In late July 1999, I flew to Thailand for good. Earlier that week, I had gone to the airport to buy a one way ticket for BKK. Hany and Russ came over to take some of the things I wasn’t bringing to BKK, such as my winter clothes and exercise equipment. They talked about turning 40 in Korea. The yogwon (hotel) adjama complained about how she would remove the sofa in my room, so I told her that I had paid well beyond the day I was leaving and to just use that extra money to pay for a mover to remove it. She laughed. When I checked in at Kimhae, a bunch of people were standing by the door, so I used my luggage cart to barrel through them. They laughed it off. I had to pay an extra 100$ for my 2nd bag. I had not yet realized that I was only allowed one piece of luggage (it was my first time moving countries within Asia). I had met a super hot flight attendant on the flight and she gave me the number of the person who hired English teachers for Korean Airlines. She even asked me where I was staying, Ohyo was waiting for me at the airport with her parents. We went out for pork, even though I had specifically stated that I would not eat pork and I rudely picked the pork (moo) out of the dish. I should have just been thankful, but at the time, I wanted to prove a point that I was not going to eat unhealthy meat. They then drove us to a huge room or studio apartment, where many of her classmates were sleeping on the floor communally. They were all doing internships again at various places related to tourism, such as hotels. Her father owned that room, so it appeared that I had hit the jackpot. The next morning, they all applied baby powder to their faces. I thought it was to lighten their skin, but it was to prevent sweat. They hired a motorcycle taxi to go find more motorcycle taxis for the rest of us. They all went their separate ways and I went to the Japanese International School for an interview. I first met with the principal, and he was a really genuine nice guy. I met with many of the English teachers there, who were mostly from Britian. They were sure I had the job, and were already giving me tips on how to get privates and that they’d help me get an apartment. The outgoing teacher said just show them flashcards. I had what I thought was an excellent lesson-demo, but the principal thought otherwise and offered the job to someone else. Therefore, I ended up getting a job in Ohyo’s department as a professor of tourism management, for which I was under-qualified, and it only paid 30,000 baht (1000USD) a month. It also started in November, so I’d have several ideal weeks. Ohyo and I moved into our own one bedroom studio the next day. While she went to work during the day, I’d usually go to the nearby Don Muang Airport to use the free internet to look for work. Sometimes, I’d use the internet cafe doesn’t the road. Otherwise, I watched a lot of TV. I opened a bank account at the Thai Military Bank and even got a pager. We’d often go out at night to nearby malls to eat or watch movies. Sometimes, we’d eat locally at soup meatball and noodle places. We’d go to Chainat every weekend to see her parents. Each room in her family home had walls, but they didn’t reach the ceilings. I also met her sister and her boyfriend, who lived in a far off province, teaching poor students. Sometimes, we’d hangout under the house in the hammock, which I broke from my weight. Neighbors would come and go through this area freely to socialize on their way to or from somewhere. Other times, we’d hangout at her aunt’s home, which was just next door. Her uncle was a sailor, who was away a lot, but made great money. They had a baby, too, with whom we played with often. We always ate THE BEST home cooked Thai food. One morning, we even ate frogs, as her father had a frog farm (and a gun). Ohyo lived on a large river (the Mekong??). I wanted to swim in it, but they wouldn’t let me. I also wanted to go into the “poor” area, but they wouldn’t let me. Finally, after a month of pestering them, I went there by myself. The people who lived there were really friendly. There is a serious divide between the rich and the poor in Thailand, meaning that the rich do not see, talk to or interact with the poor. W did once go into that area to eat pad-Thai, because it was cheaper than the other places. One a different day, I remember Ohyo introducing my to a farmer who had a huge oxen with horns. The farmer was proud of it and wanted me to video tape it, for which I was more than happy to oblige. Later that night, we also went to a carnival of sorts, a night market. We ate insects, and saw a car drive around a curved runway, so that it was driving sideways. There was a Thai man there who was so dark, he was darker than most black people. One day, on a Saturday, I had a premonition that the mailman was coming that exact moment and had mail for me. First of all, how many times does mail come on a Saturday? Secondly, why would I be getting mail in the jungle? Well, guess who showed up not a second later, but the mailman on his motorcycle with mail for me! After I had met Russ Dew, he made me aware of my spiritual side or workings of the brain we have not yet tapped into. Back in Bangkok, I lent Ohyo’s friend money for an abortion. Later that night, we went out downtown to party. As we walked around outside, three large Russians walked by us and pushed Ohyo really hard on the chest, so hard, it left a welt. The Thai people looked at them with an incredulous look, and I wanted to retaliate, but what could I do? There were three brutes and one skinny tall English teacher… Ohyo even told me to just walk away. I wrote an email and after writing the letter (email) to Russ, I printed it out, as I liked to read and reread my messages on paper back then. On the way home, I had another premonition that I should check if my money was there or not, and it was! I went home, saw at the local pool, and met a Dutch guy there. He loved Thailand so much, but didn’t really know about the English teaching scene. After our conversation, he sounded convinced, and was going to give it a shot. Later that night, as I was watching “She Bangs” by Ricky Martin, as well as TLC’s She Ain’t got No Scrubs on the tube, and eating tropical fruit. On the way out of the airport, where we had eaten dinner, a frantic mother and her son didn’t have the money for the departure tax that they needed to pay, so they asked me to buy their jewelry. At first I said no, as I thought it was a was, but Ohyo said to buy them, as the lady was crying and it was actually true (I sold the jewelry the next day for a profit at a pawn shop). That night, Ohyo’s father drove us back to Chainat and he changed lanes without checking his blind spot, nearly running over a guy and a girl on his motorcycle. We were done, though. Our relationship had taken a turn for the worse, so her friend bought me a one way plane ticket to Montreal. I called Mom, but she wasn’t home, so I called Dad and Sharon, and they agreed to pick me up at Dorval (Montreal) Airport.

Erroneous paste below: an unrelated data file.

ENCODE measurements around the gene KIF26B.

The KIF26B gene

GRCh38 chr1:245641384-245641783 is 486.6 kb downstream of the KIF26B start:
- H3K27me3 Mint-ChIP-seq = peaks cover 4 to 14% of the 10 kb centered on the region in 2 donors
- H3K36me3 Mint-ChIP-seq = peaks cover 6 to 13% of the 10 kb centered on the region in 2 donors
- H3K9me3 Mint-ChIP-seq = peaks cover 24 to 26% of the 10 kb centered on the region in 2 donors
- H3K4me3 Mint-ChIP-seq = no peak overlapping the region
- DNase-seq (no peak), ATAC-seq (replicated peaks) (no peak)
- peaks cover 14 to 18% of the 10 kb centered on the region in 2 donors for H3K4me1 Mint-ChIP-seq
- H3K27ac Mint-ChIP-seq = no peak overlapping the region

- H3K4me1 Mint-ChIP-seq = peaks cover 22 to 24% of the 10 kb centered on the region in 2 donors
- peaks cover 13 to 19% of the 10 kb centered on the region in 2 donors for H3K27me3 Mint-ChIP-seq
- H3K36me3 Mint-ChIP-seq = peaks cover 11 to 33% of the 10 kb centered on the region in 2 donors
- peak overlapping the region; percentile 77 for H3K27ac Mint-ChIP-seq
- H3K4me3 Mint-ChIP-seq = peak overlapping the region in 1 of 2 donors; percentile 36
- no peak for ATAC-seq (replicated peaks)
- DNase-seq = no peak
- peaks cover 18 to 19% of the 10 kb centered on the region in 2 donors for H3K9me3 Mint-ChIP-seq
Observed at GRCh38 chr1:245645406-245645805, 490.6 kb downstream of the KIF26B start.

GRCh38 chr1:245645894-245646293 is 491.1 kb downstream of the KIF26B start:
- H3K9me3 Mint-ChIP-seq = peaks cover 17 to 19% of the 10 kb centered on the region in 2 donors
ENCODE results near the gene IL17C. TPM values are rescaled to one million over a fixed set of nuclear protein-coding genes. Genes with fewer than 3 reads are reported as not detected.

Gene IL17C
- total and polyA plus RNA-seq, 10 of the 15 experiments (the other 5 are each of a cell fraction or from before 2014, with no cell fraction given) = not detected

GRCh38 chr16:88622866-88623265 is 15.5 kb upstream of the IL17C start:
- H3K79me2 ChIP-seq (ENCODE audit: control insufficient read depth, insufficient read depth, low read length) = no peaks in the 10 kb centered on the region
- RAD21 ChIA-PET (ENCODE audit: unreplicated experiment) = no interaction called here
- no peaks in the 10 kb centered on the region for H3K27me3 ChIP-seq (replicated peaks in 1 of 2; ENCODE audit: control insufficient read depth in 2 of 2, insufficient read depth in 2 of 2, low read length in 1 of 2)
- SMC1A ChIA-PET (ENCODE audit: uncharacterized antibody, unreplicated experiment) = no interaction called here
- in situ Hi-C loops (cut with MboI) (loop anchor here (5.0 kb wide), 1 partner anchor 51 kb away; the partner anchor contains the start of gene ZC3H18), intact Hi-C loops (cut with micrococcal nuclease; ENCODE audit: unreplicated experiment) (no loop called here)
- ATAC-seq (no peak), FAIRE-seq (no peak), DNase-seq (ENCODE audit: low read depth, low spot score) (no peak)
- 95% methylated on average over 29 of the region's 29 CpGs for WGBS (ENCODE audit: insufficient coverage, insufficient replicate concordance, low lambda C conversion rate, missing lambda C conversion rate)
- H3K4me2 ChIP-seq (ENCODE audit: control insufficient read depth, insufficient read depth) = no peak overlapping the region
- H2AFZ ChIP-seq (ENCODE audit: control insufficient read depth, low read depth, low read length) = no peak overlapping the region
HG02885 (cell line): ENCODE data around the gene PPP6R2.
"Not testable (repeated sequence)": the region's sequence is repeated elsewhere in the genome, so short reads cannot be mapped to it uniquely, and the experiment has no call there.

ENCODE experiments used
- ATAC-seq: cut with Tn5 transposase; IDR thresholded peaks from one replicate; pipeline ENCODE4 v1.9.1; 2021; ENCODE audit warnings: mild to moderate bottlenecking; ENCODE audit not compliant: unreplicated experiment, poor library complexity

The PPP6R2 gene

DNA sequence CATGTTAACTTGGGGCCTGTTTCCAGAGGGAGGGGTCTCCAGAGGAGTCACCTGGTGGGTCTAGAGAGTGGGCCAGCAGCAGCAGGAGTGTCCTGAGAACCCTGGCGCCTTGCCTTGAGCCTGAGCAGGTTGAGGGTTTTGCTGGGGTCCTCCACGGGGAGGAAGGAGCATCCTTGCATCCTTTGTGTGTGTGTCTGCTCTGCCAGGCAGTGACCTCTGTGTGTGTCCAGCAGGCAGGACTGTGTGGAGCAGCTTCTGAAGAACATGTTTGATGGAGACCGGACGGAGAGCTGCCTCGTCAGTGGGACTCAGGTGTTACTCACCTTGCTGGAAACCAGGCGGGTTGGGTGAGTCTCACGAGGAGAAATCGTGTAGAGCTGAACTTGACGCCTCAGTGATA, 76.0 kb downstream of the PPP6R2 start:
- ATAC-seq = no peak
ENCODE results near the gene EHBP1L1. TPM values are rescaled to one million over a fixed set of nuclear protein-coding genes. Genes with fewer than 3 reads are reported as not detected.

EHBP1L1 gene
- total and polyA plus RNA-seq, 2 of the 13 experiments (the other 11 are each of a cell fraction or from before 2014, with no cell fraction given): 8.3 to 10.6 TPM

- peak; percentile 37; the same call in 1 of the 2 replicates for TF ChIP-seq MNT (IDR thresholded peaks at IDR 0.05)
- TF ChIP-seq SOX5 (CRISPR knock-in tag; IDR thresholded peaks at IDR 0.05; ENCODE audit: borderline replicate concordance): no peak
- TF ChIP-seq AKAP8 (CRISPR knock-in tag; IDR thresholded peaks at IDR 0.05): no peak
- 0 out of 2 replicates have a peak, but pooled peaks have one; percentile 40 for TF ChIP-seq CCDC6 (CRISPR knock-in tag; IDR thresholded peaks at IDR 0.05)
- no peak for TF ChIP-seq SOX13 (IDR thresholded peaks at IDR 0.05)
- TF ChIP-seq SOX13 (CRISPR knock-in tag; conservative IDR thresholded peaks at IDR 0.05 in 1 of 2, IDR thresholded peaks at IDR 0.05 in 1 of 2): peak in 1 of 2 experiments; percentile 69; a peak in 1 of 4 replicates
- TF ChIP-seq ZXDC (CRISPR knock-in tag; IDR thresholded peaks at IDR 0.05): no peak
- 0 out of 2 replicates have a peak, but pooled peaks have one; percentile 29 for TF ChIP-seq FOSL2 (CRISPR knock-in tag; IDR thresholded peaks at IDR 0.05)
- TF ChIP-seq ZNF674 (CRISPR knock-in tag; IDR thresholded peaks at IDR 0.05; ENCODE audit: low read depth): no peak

I took a bus back to BKK and a few hours later was greeted by Ohyo and her mom. They stayed the night and wanted to see me off, to make sure I’d come back! Nope, we were done. I met their friend at the airport, who had a one way ticket for me, on Canadian Airlines. I got the hell out of there. The flight transferred in Hong Kong. At the time, things were lax; we were still pre-9/11. There flight attendant saw me using my video recorder, so he asked me if I wanted to video tape the cockpit. I said sure, but didn’t do it, as I thought I’d have plenty of other chances. I ended up with a window seat, which sucked for the couple sitting next to me, as I needed to use the bathroom quite often. I remember they made an announcement right before we had taken off, asking passengers if anyone would get off their overbooked flight for 100$. I was laughing inside; 100$? That would barely cover a hotel, and remember, back in 1999, trying to call people back home who already had made arrangements to meet you at the airport wasn’t as easy as today. Well, when I got back to the airport at Vancouver to transfer again, there was a dog getting on the plane looking for drugs, knowing thst the flight had originated in Thailand. The immigration guy gave me all kinds of hassle. “Why do you have a one way ticket”, Where’s your furniture and stuff; I mean, you’ve been gone a year”, Why are you coming back? What did you do over there?” I gave him straight and honest answers, who pissed him off, because it made him look like an idiot every time I answered him. Then, while I was getting my bags, some customs guy flashed his badge at me, saying: “You have been signaled out for a search”. Just as he approached me, I missed grabbing my bag, but the nice guy next to me pulled it off for me. I was brought out to a different room, where a nicer lady searched everything in each piece of luggage with a nice combed tooth. She even took out my Thai toothpaste and asked what it was. I turned it around where it was written toothpaste in English and said in elongated English: ” Toooooothpaste”. She was embarrassed, closed the suitcase and let me go. I actually sat in the aisle over from the nice guy who got my bag off for me, but did I talk to him? Nope, I chatted up the cute Chinese (Hong Kong) Canadian sitting next to me the whole flight back. We exchanged phone numbers. Dad and Sharon met me at the airport.